RIR does stand to lose one major sponsor: Chevrolet. The division of General Motors, which is the sponsor for the September race, announced last summer it was cutting sponsorships at 12 tracks including RIR. BizSense reported in December that its contract with the raceway expires this year, and RIR spokesperson Aimee Turner confirmed the track would most likely have to find a new title sponsor for 2010.

Despite the economic doom and gloom following the NASCAR circuit this year, Denzler said this race doesn’t feel any different than any other during the five years he has worked for the track.

It’s still business as usual at the campground at Meadowbridge Road and Azalea Avenue according to campsite manager Robert Halstead.

The $150 fee to park an RV remained the same as it has for the last five races, Halstead said. He wasn’t sure if the camper village would fill up this year, but he thinks it might.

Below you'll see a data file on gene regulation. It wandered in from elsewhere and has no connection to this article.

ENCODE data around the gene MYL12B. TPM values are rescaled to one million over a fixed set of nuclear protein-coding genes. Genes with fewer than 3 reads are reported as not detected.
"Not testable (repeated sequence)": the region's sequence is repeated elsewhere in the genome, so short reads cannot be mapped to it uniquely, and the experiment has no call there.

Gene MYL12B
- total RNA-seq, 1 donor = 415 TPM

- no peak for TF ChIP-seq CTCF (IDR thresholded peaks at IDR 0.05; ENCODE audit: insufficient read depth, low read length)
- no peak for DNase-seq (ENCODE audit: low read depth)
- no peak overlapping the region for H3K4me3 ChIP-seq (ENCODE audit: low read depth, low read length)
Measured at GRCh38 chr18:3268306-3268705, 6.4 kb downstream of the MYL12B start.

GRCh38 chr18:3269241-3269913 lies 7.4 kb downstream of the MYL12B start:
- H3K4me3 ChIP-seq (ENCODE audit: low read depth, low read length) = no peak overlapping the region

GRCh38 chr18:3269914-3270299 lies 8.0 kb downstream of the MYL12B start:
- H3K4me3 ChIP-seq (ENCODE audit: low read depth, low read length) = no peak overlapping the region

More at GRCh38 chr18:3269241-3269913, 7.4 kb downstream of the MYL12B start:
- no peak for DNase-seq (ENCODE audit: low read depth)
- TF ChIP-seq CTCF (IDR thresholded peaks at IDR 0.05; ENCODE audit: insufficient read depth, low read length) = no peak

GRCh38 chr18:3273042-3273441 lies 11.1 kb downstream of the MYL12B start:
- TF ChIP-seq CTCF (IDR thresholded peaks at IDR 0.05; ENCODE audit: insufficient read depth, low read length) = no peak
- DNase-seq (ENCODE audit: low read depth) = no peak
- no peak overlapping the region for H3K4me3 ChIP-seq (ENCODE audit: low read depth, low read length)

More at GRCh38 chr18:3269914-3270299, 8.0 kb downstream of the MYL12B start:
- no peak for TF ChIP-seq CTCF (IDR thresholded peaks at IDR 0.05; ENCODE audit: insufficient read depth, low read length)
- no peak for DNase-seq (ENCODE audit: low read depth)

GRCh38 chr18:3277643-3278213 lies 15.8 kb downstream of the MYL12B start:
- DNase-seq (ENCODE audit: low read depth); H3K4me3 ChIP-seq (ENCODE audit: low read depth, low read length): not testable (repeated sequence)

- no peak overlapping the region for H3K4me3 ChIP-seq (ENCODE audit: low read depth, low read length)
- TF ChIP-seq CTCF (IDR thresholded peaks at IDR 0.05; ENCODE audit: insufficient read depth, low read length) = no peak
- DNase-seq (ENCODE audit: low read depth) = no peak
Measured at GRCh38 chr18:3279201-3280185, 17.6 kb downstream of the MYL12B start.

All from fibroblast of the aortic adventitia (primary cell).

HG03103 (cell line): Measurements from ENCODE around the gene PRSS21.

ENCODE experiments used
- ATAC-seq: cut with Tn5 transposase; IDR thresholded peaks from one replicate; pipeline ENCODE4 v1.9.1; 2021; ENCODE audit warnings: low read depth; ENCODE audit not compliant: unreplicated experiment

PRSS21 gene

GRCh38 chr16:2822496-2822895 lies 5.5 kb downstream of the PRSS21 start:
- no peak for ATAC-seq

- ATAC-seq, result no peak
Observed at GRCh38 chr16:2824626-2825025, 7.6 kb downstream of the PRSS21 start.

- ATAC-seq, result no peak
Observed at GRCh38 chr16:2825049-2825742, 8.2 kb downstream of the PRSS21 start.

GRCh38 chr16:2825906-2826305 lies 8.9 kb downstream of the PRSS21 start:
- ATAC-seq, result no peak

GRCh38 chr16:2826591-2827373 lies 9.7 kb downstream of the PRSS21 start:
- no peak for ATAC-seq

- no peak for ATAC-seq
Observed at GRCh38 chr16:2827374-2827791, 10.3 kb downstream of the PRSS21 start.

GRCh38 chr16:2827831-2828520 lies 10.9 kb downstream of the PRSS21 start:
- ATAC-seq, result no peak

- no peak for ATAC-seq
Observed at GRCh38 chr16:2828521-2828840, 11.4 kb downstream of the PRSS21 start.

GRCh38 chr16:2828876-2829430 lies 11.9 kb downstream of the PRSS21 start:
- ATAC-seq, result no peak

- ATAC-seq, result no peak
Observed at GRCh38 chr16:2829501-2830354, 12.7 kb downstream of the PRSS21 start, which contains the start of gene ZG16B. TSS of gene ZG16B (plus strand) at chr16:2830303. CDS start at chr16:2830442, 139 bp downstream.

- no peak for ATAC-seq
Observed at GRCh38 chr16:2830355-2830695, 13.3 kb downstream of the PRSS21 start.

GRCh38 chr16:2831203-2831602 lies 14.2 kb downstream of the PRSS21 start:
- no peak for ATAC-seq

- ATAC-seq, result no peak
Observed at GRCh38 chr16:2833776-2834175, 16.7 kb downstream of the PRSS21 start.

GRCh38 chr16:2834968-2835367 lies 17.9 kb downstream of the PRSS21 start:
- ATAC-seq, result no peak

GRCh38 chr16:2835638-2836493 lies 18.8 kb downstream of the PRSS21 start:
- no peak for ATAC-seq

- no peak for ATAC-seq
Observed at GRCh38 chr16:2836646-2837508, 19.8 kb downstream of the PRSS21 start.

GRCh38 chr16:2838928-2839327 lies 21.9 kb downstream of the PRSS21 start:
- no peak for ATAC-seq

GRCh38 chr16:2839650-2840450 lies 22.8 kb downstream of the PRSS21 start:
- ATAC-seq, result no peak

“Personally I think people are ready to come to the race since they missed the last one,” Halstead said. “The economy is bad, but gas prices are low.”

Fewer than 200 campers arrived for last fall’s race, compared to the 500 that usually fill the site. As of Wednesday there were fewer than 50, but Halstead said most campers don’t arrive until Thursday.

Across from the campsite, several traveling vendors set up tents in a gas station parking lot.

Jay Smith, a vendor from Ohio, said race fans are buying fewer souvenirs than they normally would but sales so far this season have been dependent on race attendance.

“The well attended races, the business was better,” Smith said.

Smith, who has been working 20 races a year for the last 10 years, said races in Bristol and Michigan are the best for sales.

“Richmond is about in the middle, but it used to be near the top,” Smith said.

The economic impact of this year’s race probably won’t be near the top either, but perhaps because of the economy it’s an even more vital engine.